Mrs. Scruggs to Retire After 53 Years
Memphis Press Scimitar, March 25, 1964
Nellie Pearl O’Neill, like most of the pretty girls in Germantown, walked down to the railroad station every afternoon to “let the train go by.”
But on a September morning in 1912, when Engineer Mike Brady brought the Somerville Accommodation train to a stop in Germantown, she climbed aboard herself, gave her ticket to Captain George Higgins, the conductor, and rode off to a career as a teacher.
That career ends this year when “Miss” Pearl, now Mrs. John Scruggs, retires after 53 years of teaching, 46 of them in Germantown.
She began teaching at the old South Memphis School. She would have liked to teach at the Germantown school where she knew everybody. But since she was so young- just 18 – and such a pretty girl, the principal, Miss Charl Williams, thought she might have a hard time maintaining order with the boys and girls who had gone to school with her.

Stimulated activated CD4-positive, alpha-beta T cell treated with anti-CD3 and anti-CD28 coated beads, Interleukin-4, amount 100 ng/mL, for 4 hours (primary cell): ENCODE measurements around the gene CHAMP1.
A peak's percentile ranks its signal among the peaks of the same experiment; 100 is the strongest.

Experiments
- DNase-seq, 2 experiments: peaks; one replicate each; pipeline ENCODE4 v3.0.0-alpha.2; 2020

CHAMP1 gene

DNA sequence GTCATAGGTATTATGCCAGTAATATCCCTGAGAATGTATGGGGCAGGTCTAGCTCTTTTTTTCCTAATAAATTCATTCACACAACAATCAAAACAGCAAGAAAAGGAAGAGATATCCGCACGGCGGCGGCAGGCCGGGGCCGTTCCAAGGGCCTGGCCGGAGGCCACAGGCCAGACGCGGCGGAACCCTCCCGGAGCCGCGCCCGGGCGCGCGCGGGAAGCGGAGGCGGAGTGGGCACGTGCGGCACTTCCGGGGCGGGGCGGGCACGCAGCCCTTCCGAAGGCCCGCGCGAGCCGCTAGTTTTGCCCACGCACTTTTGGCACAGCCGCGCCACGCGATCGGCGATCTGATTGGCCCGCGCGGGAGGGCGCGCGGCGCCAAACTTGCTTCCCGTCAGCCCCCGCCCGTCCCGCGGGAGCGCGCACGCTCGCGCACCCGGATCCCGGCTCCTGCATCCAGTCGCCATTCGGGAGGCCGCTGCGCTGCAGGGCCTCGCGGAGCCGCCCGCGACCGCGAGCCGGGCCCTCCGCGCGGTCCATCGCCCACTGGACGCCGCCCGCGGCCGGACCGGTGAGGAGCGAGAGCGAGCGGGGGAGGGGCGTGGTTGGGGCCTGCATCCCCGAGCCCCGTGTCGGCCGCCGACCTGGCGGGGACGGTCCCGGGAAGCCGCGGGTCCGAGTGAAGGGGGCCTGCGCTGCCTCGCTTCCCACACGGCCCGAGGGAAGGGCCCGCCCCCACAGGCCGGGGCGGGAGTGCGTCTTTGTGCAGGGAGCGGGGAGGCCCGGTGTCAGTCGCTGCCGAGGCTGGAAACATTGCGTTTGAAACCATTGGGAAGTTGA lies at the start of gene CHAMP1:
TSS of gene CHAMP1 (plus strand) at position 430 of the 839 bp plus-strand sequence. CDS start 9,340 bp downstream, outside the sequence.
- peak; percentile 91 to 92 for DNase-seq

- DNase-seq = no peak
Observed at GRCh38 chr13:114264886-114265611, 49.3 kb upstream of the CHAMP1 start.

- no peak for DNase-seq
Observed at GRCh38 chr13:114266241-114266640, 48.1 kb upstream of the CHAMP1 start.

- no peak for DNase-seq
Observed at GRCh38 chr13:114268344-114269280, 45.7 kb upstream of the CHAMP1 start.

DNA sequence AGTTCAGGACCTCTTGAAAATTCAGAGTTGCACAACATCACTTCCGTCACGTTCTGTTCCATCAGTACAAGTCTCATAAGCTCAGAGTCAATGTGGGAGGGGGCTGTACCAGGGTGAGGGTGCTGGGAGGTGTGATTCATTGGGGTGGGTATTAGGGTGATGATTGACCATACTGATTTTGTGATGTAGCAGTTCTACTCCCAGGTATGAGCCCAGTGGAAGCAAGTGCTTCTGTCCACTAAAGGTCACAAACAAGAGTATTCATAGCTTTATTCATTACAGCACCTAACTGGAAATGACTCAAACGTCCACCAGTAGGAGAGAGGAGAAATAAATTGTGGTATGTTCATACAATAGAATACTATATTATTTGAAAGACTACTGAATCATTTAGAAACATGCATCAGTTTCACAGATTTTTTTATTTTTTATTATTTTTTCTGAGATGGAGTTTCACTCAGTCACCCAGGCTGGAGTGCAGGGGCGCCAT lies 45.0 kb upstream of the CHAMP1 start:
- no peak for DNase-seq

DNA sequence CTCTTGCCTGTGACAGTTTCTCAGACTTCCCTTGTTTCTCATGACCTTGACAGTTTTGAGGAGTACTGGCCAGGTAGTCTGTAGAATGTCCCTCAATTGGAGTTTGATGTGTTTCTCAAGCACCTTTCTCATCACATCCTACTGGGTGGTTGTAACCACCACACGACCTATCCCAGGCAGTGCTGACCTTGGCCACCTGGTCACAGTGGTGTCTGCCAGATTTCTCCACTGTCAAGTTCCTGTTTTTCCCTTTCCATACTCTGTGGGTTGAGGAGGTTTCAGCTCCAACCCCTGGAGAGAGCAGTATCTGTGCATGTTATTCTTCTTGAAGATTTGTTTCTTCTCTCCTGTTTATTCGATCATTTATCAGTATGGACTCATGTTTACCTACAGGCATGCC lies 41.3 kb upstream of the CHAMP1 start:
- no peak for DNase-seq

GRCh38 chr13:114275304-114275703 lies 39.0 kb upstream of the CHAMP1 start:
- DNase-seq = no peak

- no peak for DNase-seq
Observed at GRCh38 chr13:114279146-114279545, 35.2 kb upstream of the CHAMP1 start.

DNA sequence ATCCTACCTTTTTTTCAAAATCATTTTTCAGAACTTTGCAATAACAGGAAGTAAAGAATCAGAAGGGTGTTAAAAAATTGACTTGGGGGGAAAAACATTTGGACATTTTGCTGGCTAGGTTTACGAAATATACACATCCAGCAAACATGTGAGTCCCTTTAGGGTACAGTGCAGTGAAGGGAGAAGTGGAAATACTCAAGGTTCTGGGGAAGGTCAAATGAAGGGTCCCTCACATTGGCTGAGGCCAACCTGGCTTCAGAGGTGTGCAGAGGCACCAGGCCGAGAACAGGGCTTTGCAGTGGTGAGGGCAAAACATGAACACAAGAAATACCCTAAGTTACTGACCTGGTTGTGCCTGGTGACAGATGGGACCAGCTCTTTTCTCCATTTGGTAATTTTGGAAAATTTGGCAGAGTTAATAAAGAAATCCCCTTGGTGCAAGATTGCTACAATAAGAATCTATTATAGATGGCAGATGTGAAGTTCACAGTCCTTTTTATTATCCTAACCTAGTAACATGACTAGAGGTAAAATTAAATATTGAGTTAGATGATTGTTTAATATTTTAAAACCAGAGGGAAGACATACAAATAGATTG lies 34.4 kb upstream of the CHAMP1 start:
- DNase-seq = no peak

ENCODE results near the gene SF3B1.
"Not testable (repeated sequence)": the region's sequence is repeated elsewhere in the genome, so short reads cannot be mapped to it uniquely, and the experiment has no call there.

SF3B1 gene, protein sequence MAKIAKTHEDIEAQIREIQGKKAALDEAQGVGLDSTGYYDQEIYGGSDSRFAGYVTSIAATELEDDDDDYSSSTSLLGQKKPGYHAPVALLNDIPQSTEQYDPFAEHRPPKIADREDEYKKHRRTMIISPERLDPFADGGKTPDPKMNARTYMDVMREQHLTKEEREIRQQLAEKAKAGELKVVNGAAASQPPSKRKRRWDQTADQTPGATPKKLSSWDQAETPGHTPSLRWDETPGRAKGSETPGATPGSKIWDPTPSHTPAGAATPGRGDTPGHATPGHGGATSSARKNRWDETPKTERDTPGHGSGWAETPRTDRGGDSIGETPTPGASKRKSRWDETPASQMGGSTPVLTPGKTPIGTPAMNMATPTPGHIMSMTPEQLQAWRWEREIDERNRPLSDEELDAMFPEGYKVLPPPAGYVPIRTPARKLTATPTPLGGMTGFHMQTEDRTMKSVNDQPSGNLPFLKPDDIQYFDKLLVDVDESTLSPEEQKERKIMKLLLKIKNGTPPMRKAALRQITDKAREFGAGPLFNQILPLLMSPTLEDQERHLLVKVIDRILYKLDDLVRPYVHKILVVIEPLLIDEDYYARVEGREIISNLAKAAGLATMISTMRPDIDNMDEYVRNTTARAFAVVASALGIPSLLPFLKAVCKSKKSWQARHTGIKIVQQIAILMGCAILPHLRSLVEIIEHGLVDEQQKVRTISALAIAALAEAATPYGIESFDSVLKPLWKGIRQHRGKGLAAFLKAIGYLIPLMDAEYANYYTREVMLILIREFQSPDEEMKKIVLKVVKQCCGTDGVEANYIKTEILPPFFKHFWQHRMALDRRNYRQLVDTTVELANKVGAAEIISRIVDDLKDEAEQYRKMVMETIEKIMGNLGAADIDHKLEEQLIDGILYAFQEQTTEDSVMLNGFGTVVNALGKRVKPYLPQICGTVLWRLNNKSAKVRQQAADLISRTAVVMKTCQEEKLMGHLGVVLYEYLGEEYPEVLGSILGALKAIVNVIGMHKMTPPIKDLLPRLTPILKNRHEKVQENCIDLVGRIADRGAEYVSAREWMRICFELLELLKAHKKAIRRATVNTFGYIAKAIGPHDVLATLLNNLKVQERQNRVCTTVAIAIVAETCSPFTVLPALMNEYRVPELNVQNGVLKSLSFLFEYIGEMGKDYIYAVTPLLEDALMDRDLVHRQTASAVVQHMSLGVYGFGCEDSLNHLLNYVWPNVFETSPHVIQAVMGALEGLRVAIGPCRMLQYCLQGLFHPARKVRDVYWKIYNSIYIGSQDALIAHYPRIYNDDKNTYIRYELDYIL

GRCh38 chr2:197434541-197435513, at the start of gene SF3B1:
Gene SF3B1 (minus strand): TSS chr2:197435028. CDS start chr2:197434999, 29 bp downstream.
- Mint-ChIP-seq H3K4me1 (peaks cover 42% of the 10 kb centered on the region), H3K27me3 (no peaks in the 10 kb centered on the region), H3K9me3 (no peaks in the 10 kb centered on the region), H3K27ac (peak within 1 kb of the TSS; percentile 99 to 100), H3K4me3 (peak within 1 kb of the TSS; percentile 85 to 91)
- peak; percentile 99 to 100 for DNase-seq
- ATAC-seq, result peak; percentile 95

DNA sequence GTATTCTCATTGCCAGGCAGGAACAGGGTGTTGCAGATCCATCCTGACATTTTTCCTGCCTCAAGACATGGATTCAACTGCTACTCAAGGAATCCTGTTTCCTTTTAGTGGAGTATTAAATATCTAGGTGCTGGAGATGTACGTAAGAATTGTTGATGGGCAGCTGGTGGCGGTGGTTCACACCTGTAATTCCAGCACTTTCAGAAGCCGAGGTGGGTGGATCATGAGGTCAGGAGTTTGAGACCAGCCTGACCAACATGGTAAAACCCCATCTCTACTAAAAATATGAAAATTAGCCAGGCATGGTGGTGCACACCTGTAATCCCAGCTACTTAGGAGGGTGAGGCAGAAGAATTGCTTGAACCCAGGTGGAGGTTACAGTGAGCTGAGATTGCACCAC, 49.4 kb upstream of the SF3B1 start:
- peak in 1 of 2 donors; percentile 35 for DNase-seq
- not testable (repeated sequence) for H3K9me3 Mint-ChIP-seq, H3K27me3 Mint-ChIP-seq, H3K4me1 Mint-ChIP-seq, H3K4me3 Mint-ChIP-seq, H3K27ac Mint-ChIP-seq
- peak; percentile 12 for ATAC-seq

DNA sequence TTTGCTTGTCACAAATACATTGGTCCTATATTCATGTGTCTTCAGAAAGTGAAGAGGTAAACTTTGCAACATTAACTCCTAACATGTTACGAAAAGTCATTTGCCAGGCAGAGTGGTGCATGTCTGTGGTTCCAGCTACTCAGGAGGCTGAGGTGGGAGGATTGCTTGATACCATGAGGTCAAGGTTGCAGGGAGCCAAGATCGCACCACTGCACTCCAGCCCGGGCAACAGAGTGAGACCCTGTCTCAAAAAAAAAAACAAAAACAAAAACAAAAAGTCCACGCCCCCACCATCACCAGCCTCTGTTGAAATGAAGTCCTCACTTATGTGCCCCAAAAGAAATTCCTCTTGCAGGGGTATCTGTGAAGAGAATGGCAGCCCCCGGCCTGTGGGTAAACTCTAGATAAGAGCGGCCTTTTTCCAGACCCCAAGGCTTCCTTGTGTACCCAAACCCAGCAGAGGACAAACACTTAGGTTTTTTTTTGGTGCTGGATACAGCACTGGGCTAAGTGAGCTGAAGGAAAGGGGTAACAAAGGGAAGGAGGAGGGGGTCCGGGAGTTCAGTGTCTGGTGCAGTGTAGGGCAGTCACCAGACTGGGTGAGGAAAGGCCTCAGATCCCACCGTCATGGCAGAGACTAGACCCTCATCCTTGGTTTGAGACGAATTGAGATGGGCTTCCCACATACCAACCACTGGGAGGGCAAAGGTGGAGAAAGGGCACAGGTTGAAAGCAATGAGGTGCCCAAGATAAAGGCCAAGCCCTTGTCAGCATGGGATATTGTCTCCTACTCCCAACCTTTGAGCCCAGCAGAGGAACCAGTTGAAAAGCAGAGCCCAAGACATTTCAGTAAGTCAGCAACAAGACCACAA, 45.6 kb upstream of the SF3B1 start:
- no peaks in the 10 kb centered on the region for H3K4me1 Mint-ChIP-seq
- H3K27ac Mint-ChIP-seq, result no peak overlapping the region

Rose at Five
To get to the South Memphis School, she rose at 5 a.m., got on the train at 7 a.m., arrived at Union Depot in Memphis at 8 a.m., caught the Florida Streetcar to the end of the line, arriving by 8:30 a.m. and walked the three blocks to the school.
The trip back was no shorter, depositing her back in Germantown about 7 p.m.
Her regular job was teaching sixth grade, but she also taught sewing and manual training, and wielded a skillful hammer and saw, reaching those little boys how to build chicken coops and such.
From South Memphis, she taught briefly at Messick and at A.B. Hill, both in the city. But then an opening developed at Germantown, and she was hired.
Several times over the years, school officials have tried to persuade Miss Pear to become a principal, but she has always refused. Accused once of having no ambition, she flashed back: “My ambition has been to be a good sixth-grade teacher, and I believe I have realized that ambition.”
Among her former pupils are Shelby County Court Jimmy McIntyre, Germantown Mayor Bruce Law, Dunbar Abston whom she remembers a youthful poet, and Otis Pinkston, now a Baptist missionary in Mexico.
“I hate to inject a sad note, but I must admit that I had a few scapegoats, too, and they landed just where I told them they would land if they didn’t mend their ways,” Miss Pearl said.
“But the good ones far outnumber the bad ones, and it is a source of great satisfaction to have so many fine young men and women around me and to feel that I may have helped them along the way.